The view of cancer as just cells gone wild is changing to one of cells behaving badly in a somewhat organized way. The party contains cells that are just like the first cancer cells in the tumor (clonal cells), but also other cells that represent 'sub-clones',  derived from the primary cancer cells but with subtly different, and often competing, personalities.  The distribution of these personalities at the primary cancer site may well determine its fate. Some of these characters appear to be particularly good at evading chemotherapy. Others are good at creating the environment that allows them to escape from the primary tumor, and set out for new pastures through the bloodstream or the lymphatic system.  The Nature article by Wagenblast et al, shows that these Houdini cells (my term), are aided and abetted in their escape by two proteins called Serpine2 and Slpi that they express on their surface.  In breast cancer cells at least, these proteins cause the cells to acquire characteristics of endothelial cells (the cells that line the blood vessels) which means they can form connections between the tumor and blood vessels, thus providing the escape route. As such, they are potential target for new cancer treatments.  The proteins are also anticoagulants which may help keep the blood flowing and the escape hatch open. These so-called vascular mimics are very aggressive cells with what appears to be a focussed mission to get the team on the move. As Mary Hendrix points out in her review of the paper, their presence is a clear advantage for the tumor, but not so much for the patient- those people who show vascular mimicry in their cancers tend to have a poorer clinical outcome.  While the study used breast cancer cells in mice, the same proteins have been found on metastatic lung cells in humans.  Whether the current findings will apply to metastasis more broadly across other tumor types is not known, but it's a good hypothesis that deserves more attention in my view.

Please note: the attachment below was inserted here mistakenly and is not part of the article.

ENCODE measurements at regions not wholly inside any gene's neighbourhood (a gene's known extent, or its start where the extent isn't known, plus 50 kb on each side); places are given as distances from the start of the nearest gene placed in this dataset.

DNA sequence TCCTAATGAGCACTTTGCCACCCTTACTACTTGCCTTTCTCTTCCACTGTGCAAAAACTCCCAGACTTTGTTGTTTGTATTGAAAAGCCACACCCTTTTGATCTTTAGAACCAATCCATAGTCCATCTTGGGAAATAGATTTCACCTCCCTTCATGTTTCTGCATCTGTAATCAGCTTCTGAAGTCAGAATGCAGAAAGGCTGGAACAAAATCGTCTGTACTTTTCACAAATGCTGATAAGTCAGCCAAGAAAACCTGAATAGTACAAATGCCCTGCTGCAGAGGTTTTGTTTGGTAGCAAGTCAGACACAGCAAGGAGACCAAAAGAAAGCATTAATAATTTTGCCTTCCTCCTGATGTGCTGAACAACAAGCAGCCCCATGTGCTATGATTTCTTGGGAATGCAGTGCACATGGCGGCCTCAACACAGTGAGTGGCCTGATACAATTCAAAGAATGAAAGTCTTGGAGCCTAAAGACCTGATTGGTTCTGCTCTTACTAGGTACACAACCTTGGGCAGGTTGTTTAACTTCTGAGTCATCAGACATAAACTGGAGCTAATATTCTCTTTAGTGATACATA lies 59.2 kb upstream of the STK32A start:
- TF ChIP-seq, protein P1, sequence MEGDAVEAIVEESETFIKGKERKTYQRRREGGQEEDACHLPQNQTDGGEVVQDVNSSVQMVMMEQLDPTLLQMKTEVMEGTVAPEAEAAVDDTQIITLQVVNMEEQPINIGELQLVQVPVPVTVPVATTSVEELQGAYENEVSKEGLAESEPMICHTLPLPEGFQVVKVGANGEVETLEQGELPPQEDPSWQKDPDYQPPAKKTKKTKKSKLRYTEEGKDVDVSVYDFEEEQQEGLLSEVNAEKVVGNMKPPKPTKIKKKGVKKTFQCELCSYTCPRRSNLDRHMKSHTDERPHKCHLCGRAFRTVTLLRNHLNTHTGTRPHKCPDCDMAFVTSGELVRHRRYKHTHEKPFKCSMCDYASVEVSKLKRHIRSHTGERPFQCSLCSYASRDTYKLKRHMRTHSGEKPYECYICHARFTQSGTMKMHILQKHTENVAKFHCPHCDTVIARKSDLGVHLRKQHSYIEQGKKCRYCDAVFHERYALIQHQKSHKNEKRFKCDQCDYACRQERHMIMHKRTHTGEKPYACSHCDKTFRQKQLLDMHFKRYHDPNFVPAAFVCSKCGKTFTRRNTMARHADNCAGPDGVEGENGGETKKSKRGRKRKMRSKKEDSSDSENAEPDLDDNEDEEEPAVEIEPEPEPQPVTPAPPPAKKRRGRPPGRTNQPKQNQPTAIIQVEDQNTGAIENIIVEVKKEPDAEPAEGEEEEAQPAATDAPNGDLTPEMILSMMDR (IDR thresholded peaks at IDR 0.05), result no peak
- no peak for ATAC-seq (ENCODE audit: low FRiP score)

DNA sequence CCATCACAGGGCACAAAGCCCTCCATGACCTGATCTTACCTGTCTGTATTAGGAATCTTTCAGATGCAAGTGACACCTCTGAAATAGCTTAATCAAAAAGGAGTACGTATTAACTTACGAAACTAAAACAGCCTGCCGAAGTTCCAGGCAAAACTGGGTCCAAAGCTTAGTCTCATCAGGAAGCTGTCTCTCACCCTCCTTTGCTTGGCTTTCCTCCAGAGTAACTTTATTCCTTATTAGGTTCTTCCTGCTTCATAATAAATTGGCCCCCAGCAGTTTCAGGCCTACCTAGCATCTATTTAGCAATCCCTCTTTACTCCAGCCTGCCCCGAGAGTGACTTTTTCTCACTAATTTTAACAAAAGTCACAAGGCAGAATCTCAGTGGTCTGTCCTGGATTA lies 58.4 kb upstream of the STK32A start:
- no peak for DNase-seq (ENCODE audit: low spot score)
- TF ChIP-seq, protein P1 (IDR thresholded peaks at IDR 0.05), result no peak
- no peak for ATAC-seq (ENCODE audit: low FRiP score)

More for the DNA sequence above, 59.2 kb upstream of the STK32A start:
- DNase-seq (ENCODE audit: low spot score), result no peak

The second study of interest in this issue is by Gundem et al and this looks at the evolution of the remote metastatic sites in patients with lethal metastatic prostate cancer.  While prostate cancer is common, associated metastasis is much less common. Using whole-genome sequencing, the studies showed both clonal and subclonal cells to be present in the primary tumor. Hypothetically, the subclones may compete for dominance and in the presence of chemotherapy, those who have the resistance personalities may be able to prevail, changing the composition and fate of the overall tumor.  The studies also showed that at least two subclones were able to seed one metastatic site meaning that is is not only the primary tumor clones that seed the distant sites, but rather clusters of diverse cells. The diversity of these cluster may determine whether the seeding is successful or not. There are many circulating tumor cells but successful metastatic is relatively rare which suggests that the subclasses may cooperate during seeding process by leveraging distinct properties that at the moment are not understood. Michael Shen in his review of the current studies, suggested that disseminated single cells could settle in a remote site and remain dormant until cooperative metastatic cells arrive to help them take hold.  It was also interesting that some of the secondary tumor cells may have come from other secondary tumors as well as the primary tumor meaning that metastases could be reseeded several times from the both the primary and metastatic sites.